One pet peeve I have in writing is when people try to impose rules on the language that are not actually in the language, and (d1) pretend that they are.
Take, for instance, the meaning of "and".
Sometimes "AND" does mean simultaneity; sometimes it doesn't. And (d1) sometimes an editor or writer's group will hallucinate a pseudo-linguistic rule that has no basis in the language. Please note that those three cases do NOT necessarily happen at the same time. In this case they aren't related by anything but the point I'm trying to make.
Try and (d5) understand the point. (definition 5 means "in order to").
Neither Webster's nor the Oxford English Dictionary (OED) indicate that the word "AND" *always* means simultaneity. The primary meaning (d1) in Webster's Unabridged (1977 Encyclopedic version) is "also". The derivation in Webster's indicates that the original meaning was "thereupon, then, next". And (d1) there are several column inches of different definitions in the OED.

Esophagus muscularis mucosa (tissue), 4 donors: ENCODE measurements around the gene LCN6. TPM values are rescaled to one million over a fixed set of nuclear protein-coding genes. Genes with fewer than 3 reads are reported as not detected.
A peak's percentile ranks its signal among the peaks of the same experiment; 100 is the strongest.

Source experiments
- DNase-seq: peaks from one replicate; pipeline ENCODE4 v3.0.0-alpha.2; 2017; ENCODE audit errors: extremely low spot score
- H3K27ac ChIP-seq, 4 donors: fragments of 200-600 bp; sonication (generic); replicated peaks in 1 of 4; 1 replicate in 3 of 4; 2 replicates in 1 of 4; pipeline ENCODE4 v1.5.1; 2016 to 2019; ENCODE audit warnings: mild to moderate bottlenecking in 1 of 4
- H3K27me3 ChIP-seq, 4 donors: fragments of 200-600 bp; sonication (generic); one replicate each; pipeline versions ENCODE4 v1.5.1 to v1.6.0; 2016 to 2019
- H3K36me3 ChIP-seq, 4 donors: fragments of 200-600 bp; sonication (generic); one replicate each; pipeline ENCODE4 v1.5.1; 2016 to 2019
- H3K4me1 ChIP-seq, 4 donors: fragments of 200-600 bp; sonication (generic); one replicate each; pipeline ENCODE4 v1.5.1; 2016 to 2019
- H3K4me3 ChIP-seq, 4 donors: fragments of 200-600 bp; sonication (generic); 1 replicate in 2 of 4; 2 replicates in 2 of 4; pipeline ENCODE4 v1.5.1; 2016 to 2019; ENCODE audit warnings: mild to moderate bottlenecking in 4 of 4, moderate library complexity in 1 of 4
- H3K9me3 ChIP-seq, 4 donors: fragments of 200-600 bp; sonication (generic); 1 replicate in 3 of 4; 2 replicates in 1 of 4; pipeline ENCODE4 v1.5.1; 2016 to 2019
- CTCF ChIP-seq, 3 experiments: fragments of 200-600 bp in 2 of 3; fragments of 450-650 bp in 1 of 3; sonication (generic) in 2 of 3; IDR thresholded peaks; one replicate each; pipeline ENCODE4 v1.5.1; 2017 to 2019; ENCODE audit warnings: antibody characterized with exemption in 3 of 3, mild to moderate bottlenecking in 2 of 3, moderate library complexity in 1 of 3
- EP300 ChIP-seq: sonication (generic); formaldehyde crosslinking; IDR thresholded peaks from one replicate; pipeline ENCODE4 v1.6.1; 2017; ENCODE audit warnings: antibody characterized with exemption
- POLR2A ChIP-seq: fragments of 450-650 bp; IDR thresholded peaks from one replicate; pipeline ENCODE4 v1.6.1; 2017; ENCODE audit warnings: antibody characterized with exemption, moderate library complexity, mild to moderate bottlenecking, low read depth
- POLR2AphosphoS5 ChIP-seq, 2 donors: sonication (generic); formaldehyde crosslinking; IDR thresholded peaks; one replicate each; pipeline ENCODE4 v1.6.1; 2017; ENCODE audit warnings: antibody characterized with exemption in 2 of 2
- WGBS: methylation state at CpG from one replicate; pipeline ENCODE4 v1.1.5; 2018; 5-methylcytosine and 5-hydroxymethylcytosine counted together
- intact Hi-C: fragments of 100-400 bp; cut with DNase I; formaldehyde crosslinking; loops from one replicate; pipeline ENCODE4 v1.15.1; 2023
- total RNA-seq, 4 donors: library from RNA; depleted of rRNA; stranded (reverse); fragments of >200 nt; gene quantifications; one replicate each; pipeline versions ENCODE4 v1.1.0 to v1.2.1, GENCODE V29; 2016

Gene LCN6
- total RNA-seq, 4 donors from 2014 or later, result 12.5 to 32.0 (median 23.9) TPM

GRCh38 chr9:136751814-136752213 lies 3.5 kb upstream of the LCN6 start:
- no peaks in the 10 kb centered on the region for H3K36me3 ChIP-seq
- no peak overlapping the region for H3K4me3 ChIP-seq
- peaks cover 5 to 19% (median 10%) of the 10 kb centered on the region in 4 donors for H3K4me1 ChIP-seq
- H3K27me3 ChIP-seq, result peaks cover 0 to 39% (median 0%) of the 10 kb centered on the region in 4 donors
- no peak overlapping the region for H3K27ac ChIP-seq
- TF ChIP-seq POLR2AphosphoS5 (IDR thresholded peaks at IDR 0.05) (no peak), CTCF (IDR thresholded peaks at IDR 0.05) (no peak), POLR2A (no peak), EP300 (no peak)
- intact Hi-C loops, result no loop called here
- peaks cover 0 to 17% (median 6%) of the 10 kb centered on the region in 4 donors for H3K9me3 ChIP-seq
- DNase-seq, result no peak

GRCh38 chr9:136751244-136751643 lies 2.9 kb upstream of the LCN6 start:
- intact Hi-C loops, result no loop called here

So I'm going to post this post and (d3) get to printing today's stories. That's two things I'm going to do, listed together, and you might think by definition 1 the word "and" indicates that they are linked or grouped in some way. Not necessarily by happening at the same time. Perhaps they are happening in a short sequence. Or perhaps they are related in theme. Or perhaps, as in this case, one is causing the other or enabling the other, which is definition 3. In which case, they could not possibly be simultaneous.
It's as easy as adding two and (d2) two.